She resists at first, afraid of an illegal operation (this is before Roe v Wade), but he is an expert manipulater, both verbally and physically.

She gave a small terrified whisper, "No!" and began shaking her head violently from side to side will stop
"Listen, Dorrie!" he pleaded, hands gripping her shoulders, "No operation. Nothing like that." He caught her jaw in one hand, fingers pressing into her cheeks, holding her head rigid. "Listen!" He waited until the wildness of the weeping subsided. "There's a guy on campus…

She isn't sure but he soothes her with more visions of how they might live in a small apartment of their own, wearing her down. Her final hurdle is what if the pills don't work?

He took a deep breath. "If they don't work," he kissed her forehead, and her cheek, and the corner of her mouth, "if they don't work we'll get married right away and to hell with your father and Kingship Copper Incorporated. I swear we will, baby."
He had discovered that she likes to be called 'baby'. When he called her 'baby' and held her in his arms he could get her to do practically anything.

Even while he's trying to placate her the way he does it indicates what he is really concerned about.

The chapter ends with them sharing a cigarette and her taking it and waving the orange glow in front of him while whispering "you are my slave and completely in my power" in a playful way. But it is clear who is really the one in control.

So, this chapter establishes the characters, and it also establishes the dynamic between them. We also have a clear idea that there is a love story here, but not between the man and the woman, it's between the man and Kingship Copper Incorporated. What is also interesting is how the dialogue is always telling us stuff that isn't actually being said. 

On the surface a man is trying to convince a woman that  their lives together will be better if she gets rid of the child. That's a pretty general sort of scene that could occur in any relationship between people of this age. But there are layers of unexpected meaning to each of those conversations. Often he says the opposite of what he means. Or the phrasing betrays his true intent. And yet you couldn't use it as evidence against him.

It's interesting that th author revealed upfront that the guy was insincere and had ulterior motives. He could quite easily have just let the scene play out and let the reader slowly work out that he was up to something. But only by giving information can you create a feeling of dread and anticipation for what's going to happen. Often with novice writers it is assumed that less information will entice the reader. But it has the opposite effect, feeling coy and contrived. Part of the problem is that a writer already knows everything so even if they leave it out it still reads suspenseful to them because in the back of their minds the knowledge is still there. At no time in reading this chapter did I feel I knew too much and  so wasn't interested in finding out how things turned out. In fact quite the opposite.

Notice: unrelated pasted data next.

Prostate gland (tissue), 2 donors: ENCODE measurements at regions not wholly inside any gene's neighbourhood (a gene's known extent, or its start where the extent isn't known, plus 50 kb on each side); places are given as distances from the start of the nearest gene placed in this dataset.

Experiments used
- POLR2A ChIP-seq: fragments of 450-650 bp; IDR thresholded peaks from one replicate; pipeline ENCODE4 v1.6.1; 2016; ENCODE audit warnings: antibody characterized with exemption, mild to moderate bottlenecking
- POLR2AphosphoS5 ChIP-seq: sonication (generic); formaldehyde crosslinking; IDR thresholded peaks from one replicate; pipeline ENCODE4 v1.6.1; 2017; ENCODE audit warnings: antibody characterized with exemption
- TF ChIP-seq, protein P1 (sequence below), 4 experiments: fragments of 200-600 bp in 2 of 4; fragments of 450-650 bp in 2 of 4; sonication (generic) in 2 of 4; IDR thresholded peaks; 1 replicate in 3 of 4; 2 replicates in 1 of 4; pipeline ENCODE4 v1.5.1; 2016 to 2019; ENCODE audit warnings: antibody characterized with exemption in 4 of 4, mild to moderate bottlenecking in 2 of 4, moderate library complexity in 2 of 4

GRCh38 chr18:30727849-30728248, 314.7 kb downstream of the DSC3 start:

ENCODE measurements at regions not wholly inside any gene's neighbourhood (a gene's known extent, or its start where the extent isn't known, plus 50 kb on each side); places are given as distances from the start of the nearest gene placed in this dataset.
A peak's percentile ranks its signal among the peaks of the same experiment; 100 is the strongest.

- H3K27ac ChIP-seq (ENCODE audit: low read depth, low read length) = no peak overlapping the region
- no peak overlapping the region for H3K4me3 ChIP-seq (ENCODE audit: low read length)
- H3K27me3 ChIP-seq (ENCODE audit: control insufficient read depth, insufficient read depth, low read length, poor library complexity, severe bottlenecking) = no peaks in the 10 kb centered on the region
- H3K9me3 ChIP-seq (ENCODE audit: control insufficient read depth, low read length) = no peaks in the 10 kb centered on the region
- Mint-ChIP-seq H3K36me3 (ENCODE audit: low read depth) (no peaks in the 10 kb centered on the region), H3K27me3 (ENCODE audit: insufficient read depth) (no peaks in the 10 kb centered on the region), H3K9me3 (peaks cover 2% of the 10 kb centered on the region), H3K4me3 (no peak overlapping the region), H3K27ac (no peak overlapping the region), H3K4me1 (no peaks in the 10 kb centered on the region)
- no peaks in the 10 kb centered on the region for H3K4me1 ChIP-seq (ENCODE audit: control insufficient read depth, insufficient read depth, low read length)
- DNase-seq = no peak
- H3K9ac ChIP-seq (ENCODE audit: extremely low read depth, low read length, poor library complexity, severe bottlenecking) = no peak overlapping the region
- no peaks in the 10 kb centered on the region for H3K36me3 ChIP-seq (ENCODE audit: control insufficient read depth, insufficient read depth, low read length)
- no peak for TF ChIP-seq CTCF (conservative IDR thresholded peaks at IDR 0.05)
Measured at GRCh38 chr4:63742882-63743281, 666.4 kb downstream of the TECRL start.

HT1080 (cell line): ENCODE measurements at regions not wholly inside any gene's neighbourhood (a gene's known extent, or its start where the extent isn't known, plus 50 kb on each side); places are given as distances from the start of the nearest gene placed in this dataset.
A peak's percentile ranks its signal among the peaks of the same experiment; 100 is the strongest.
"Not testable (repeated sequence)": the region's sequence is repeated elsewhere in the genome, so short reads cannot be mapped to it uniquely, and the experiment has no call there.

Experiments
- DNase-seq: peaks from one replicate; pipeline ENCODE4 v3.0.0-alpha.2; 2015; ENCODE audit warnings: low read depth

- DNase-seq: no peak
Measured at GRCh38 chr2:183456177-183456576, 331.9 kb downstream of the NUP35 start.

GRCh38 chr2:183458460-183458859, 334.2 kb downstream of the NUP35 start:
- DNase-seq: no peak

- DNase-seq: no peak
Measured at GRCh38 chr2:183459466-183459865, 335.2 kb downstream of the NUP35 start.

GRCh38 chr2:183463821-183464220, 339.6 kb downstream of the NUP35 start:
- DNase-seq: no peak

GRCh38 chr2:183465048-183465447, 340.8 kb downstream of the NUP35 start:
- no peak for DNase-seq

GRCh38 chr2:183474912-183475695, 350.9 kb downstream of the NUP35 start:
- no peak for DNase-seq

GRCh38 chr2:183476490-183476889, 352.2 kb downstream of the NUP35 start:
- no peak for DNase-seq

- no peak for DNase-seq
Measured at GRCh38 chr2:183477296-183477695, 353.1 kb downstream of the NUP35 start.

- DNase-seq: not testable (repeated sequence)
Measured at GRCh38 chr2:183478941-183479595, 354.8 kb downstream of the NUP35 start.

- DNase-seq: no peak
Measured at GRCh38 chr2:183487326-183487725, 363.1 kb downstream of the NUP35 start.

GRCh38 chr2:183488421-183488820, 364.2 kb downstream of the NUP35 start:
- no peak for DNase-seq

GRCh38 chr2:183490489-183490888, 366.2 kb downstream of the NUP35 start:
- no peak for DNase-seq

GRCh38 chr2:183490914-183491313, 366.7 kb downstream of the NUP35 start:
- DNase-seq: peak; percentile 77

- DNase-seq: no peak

I think what I would take from the analysis of the chapter is that you have to give the reader as much information as you can. What will make the reader want to know more is the fact that the information is interesting and therefore promises that there is more interesting stuff to come. Often, I think,  writers who are insecure in their storyline delay revealing exactly what the story is about in the hope the reader will become enamoured of the characters or the writing style and be more forgiving of the plot. But by and large people who can't write interesting storylines can't write interesting characters either. You have to put your neck on the block (and you have to accept that sometimes it will get chopped off).

This chapter is very much a genre piece and won't necessarily apply to all types of stories. But what it does show that I think is applicable to all genres is that language can say more than one thing at a time. Being economical with words but doubling up on meaning keeps pace and momentum high without feeling rushed. That sense of her believing what he says on face value, while we are aware of what his real intentions are, creates a very engaging dynamic between reader and author.

I also want to mention something that's quite unusual about this opening chapter. At no point in the entire first section is the name of the male character mentioned, although hers (Dorrie) is. This is done for a very specific reason. At the end of the first section he kills her (how he contrives to make it look like a suicide is quite brilliant). The second section is written from a different POV, that of Dorrie's sister who doesn't believe it was a suicide (the reason for this is also very clever). The sister meets a number of men any of whom could be the killer. By not giving us his name we the reader are also in the same position as her and can't tell which of the men it is. There's an added twist when she discovers who it is, just before he kills her. The third section is in the POV of the third sister. Guess who she just got engaged to...